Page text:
This chapter presents the image-source technique and how to use it to
find all the specular reflection paths in a room geometry. We start
with a single reflection from a surface, and then gradually move to
higher order reflections, and more complex geometries such that in the
end we have a general algorithm that can be used in any room
geometry composed of planar surfaces. The examples here are all in
2D, but they generalize directly to more realistic 3-D geometries as well.
An ideal specular reflection from a rigid surface can be represented by
a mirror image source that is obtained by reflecting the sound source
against the reflecting surface. If the mirror image source emits an
identical wavefront as the original source, it is seen as a reflected
wave-front inside the room.
- Try moving the 'Time' slider to see how a
circular wavefront propagates from a point-source.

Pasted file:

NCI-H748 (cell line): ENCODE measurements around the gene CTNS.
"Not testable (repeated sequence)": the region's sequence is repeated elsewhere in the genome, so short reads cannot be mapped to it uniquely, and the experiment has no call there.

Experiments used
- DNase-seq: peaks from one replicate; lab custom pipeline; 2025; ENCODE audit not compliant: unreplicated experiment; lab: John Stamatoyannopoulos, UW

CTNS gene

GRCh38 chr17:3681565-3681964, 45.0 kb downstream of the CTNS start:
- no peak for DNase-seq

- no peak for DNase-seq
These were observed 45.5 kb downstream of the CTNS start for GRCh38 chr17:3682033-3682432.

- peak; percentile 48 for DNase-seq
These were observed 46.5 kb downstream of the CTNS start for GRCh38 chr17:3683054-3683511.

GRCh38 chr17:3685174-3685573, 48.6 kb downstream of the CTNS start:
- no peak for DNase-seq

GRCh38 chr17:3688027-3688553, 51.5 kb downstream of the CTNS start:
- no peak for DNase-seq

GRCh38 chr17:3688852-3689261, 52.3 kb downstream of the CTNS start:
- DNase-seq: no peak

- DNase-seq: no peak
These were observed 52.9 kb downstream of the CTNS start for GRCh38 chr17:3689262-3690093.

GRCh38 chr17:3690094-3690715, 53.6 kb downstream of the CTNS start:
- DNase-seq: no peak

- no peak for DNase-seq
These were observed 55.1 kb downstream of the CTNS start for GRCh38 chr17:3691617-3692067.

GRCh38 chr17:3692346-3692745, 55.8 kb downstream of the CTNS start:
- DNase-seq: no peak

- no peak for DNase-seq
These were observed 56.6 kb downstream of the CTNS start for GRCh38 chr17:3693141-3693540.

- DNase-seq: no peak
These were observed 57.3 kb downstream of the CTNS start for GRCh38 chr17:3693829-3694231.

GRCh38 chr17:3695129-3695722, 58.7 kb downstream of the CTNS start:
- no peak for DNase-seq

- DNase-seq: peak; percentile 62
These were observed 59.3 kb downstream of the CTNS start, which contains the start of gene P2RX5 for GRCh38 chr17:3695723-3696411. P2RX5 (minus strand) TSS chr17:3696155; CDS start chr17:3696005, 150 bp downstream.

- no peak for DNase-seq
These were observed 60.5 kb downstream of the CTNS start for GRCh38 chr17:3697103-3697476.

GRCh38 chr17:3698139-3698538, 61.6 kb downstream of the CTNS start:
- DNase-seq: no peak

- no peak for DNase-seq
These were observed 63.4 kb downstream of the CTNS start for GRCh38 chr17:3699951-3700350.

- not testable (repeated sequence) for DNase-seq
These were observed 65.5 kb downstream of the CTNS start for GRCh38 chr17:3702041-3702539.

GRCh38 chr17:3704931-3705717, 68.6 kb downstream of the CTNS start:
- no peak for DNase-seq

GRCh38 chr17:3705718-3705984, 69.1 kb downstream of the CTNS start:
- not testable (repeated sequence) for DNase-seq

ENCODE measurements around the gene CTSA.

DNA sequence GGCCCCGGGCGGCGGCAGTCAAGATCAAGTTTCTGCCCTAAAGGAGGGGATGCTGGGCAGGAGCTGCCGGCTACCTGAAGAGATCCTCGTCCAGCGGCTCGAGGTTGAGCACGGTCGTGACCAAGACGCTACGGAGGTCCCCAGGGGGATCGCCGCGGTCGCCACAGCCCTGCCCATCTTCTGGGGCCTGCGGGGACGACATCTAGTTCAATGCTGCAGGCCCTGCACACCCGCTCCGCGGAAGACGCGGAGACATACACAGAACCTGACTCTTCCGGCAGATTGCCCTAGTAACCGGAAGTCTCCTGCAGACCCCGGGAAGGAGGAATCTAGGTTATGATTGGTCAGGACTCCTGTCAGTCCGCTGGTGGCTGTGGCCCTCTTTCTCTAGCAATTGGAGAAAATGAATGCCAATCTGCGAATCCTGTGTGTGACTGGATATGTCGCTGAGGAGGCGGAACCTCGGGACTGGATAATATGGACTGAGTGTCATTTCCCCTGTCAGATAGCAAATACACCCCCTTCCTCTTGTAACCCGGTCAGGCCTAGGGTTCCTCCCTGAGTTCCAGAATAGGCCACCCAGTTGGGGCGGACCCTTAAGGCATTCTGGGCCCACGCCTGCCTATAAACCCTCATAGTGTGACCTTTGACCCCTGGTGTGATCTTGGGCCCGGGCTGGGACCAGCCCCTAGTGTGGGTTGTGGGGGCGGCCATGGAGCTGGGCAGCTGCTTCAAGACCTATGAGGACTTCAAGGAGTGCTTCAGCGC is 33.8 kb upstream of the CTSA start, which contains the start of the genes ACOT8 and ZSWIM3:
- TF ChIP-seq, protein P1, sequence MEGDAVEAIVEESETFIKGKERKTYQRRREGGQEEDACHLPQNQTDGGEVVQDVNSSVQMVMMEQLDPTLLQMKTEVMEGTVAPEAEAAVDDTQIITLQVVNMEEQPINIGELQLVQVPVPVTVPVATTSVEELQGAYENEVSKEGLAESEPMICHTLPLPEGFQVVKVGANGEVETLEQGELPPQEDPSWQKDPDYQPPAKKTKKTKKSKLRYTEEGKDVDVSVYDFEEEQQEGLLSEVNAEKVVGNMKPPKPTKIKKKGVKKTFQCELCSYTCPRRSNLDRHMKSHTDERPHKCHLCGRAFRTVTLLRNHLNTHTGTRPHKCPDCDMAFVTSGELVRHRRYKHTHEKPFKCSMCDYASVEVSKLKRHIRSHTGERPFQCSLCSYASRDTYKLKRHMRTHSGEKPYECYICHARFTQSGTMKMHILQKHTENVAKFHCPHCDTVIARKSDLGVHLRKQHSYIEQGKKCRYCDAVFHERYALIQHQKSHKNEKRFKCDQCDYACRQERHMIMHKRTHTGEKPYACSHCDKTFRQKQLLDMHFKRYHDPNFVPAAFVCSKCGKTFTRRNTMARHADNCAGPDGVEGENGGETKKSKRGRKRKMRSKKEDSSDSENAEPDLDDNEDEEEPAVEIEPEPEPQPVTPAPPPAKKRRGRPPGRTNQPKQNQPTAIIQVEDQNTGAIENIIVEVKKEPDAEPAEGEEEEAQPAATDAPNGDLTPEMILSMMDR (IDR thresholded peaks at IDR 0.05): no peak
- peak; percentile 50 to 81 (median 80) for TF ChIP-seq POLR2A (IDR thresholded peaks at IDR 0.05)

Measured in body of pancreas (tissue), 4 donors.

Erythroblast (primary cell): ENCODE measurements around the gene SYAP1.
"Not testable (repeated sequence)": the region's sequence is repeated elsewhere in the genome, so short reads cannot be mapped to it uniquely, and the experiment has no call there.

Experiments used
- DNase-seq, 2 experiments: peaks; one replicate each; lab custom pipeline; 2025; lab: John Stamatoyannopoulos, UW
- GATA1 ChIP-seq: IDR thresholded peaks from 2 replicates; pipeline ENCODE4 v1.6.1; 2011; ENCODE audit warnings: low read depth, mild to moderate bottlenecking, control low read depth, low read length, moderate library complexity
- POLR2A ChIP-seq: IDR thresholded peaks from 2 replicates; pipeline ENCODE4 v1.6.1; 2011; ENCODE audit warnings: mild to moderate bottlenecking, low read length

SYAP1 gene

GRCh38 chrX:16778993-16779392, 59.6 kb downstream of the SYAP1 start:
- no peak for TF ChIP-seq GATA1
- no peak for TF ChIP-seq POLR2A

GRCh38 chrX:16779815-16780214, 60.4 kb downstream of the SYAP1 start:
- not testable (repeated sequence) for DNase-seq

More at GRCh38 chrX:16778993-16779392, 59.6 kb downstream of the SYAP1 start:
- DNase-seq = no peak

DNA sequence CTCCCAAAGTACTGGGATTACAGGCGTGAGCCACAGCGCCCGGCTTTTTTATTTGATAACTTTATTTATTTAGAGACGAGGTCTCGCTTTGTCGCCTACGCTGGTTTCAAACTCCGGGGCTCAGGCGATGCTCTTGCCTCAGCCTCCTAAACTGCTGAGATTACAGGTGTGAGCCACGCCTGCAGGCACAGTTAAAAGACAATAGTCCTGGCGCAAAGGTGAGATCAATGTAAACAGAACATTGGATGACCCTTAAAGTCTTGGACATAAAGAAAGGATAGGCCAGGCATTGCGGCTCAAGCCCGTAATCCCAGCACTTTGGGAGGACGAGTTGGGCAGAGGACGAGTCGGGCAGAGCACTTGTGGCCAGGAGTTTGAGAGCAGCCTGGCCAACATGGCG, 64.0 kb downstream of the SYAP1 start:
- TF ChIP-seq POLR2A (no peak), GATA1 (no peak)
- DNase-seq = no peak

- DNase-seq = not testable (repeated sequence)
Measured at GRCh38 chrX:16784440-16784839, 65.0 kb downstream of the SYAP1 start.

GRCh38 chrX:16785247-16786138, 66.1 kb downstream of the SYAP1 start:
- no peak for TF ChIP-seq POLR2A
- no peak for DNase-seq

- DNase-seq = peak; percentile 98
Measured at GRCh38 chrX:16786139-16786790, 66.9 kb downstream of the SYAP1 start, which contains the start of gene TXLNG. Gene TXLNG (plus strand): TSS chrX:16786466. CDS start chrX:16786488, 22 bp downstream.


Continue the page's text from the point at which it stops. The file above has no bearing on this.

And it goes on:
- Check the 'Show outside' to see the
reflected image-source and corresponding wavefront as a complete circle.
Note that in all the illustrations the surfaces are single-sided
meaning that only their front-sides are reflective. Each surface has
its normal-vector pointing in this direction. It is seen as a little
red marker at the center of each surface.
Actually, this reflection model is physically accurate if the
reflecting surface is of infinite size and ideally rigid. However, in
practice the surfaces are of limited extent and the edges of a surface
typically cause the sound field to be diffracted. Modeling of
diffraction is a separate topic and will be discussed later in this
book. Also the assumption of ideal rigid surfaces does not usually
hold. In this section the main emphasis is on computation of the
specular reflection paths and handling of acoustic properties of the
reflecting material will be discussed in conjunction with
reconstruction of impulse response from reflection paths.